What Happened to Camilo Cienfuegos?

October 25, 2015

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Please remember that on October twenty-sixth, 1959, at a massive rally outside the presidential palace in Havana, thousands of Cubans cheered the leader of the revolution, Fidel Castro, who launched another interminable speech. At a point when rational listeners began to tire, Camilo Cienfuegos, commander of the rebel army, arrived and stepped onto the stage and people cheered and shouted “Camilo” more heartily than they’d chanted “Fidel,” and we all felt excited by this young man’s charisma and the mood changed from one of deference to Fidel to admiration for and trust in Camilo, who, let me emphasize, wasn’t seeking any of that.

Fidel stiffened and asked, “Am I doing all right, Camilo?”

“You’re doing very well, Fidel.”

Fidel in fact was deflated; I know him and am certain. I’m not saying people didn’t admire Fidel. They did, but I sensed they felt something more special for Camilo, and concluded he’d probably just become the most vulnerable man in Cuba.

During the war against Fulgencio Batista and his reactionary regime, Fidel had promoted Camilo, and the slender, bearded commander adroitly led his troops in combat, impressing everyone as he stayed in front and fired standing up to better see the enemy. After his gallantry in the Sierra Maestra and later on the plains of central Cuba, Camilo marched into Havana that January and inspired people with his confidence and magic smile. For months, on the streets, in restaurants, and in night clubs where Camilo danced with rhythm and style, young women inundated him, and he was most receptive.

Some of us, among ranking officers, believed Fidel feared Camilo’s popularity and potential. In public Fidel had praised his talented commander of the rebel army, but in private he frequently rebuked Camilo and ignored his opinions. Irrespective of political preference, everyone behind the scenes knew that Fidel, constantly prodded by Che and Raul, was easing away from democracy toward communism. Camilo, a more flexible man, worried he might have to become a doctrinaire communist or live somewhere else.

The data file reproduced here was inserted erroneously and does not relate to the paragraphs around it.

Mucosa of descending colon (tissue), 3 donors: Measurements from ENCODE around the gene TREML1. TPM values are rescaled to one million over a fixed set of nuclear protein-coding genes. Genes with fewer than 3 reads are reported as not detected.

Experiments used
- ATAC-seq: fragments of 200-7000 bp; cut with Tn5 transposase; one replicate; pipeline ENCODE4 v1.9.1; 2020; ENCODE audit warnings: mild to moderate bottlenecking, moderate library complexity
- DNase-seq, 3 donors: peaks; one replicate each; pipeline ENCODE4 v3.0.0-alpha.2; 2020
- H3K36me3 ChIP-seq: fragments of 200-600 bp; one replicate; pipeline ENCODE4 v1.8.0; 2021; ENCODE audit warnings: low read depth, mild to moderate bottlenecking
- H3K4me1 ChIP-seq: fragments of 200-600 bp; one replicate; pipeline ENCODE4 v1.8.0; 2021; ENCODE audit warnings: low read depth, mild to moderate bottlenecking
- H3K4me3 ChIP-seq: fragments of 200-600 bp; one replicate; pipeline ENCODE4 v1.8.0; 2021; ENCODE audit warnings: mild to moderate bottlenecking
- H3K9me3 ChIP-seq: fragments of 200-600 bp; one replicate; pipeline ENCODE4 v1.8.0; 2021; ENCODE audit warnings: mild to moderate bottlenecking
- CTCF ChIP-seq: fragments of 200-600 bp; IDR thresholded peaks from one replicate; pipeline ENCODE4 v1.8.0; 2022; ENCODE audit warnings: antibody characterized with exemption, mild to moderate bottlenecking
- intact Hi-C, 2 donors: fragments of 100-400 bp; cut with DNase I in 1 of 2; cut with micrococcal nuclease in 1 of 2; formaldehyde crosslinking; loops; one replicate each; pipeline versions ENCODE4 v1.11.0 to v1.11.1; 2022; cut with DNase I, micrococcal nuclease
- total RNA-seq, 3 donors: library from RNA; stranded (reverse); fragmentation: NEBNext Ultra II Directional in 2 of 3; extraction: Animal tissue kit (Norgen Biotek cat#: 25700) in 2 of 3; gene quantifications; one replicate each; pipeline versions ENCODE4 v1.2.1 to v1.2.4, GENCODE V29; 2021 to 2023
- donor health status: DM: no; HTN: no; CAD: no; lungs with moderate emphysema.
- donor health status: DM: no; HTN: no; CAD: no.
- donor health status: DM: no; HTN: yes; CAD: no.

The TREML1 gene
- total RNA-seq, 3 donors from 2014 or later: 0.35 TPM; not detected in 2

Camilo probably had maintained some hope the revolution could still be righteous until the fall of 1959 when, suddenly, Fidel Castro abolished the ministry of defense, which had authority over Camilo’s rebel army as well as the navy and air force, and named Raul Castro chief of the armed forces. Raul, a tiny man whose pinched expressions suggested a rat, then quickly and with maximum stealth ordered his henchmen to cut the long hair and shave the revolutionary beards of Camilo’s key officers and eject them from the rebel army.

“What’s this farce?” Camilo said, storming into Raul’s office.

“It’s the new command structure. We’re organizing a professional army the people can trust.”

“Who are you, other than Fidel’s baby brother?”

Raul drew his pistol.

“Use it or I’ll take it away.”

Raul hesitated, and Camilo rushed him, grabbed his wrist with both hands, twisted, pulled the pistol into his right hand, tossed it on the floor, looked contemptuously at the chief of armed forces, pivoted, and strode from the room.

Fidel Castro still had an important mission for Camilo Cienfuegos: go to a base in Camaguey and arrest the distinguished rebel officer Huber Matos, who Fidel said had become a traitor. At four a.m., before Camilo had arrived, Fidel called a captain and ordered him to take over the camp, detain Matos, and force him to resign. The captain wanted to resist. So did most of Matos’ men. Matos said no. He’d comply.

Now at the base Camilo interviewed Huber Matos and others.

“Fidel’s destroying democratic institutions,” Matos told him. “I assume you’ve noticed.”

“That’s something we can all debate. But you’re not planning to revolt?”

“Do you see any indication I am? Has anyone here indicated that?”

Within an hour Fidel called Camilo, who reported, “There’s no problem at all here. There must be a mistake.”

Fidel hung up.

In coming days Raul Castro, using his new power, began telling Camilo’s troops their former commander was untrustworthy. Meanwhile, Fidel and Raul had assigned to key stations new troops obedient to them, and sent Camilo’s comrades into the backwoods.

Alarmed and active, Camilo Cienfuegos investigated the framing of Huber Matos.

“Be careful,” Matos said. “At my trial I don’t think Fidel wants his attorneys to cross-examine a witness like you.”

On October twenty-eighth Fidel ordered Camilo to fly from Camaguey to Havana. At six oh one p.m. he, another officer, and the pilot took off. Radio contact soon disappeared. So did the plane. We didn’t know what happened. It’s possible the twin engine plane faltered and plummeted. Perhaps bad weather knocked the plane from the sky, though people I trust told me the weather was good. Maybe Camilo’s aircraft was mistaken for a terrorist plane, one of thousands, flying from the United States to Cuba to burn sugar cane fields and damage other targets. Or possibly, as some insisted, an armed air force plane took off just after Camilo’s and followed the same path.

The Smile of Camilo Cienfuegos

Source: Camilo Cienfuegos by Carlos Franqui.

George Thomas Clark

George Thomas Clark is the author of Hitler Here, a biographical novel published in India and the Czech Republic as well as the United States. His commentaries for GeorgeThomasClark.com are read in more than 50 countries a month.

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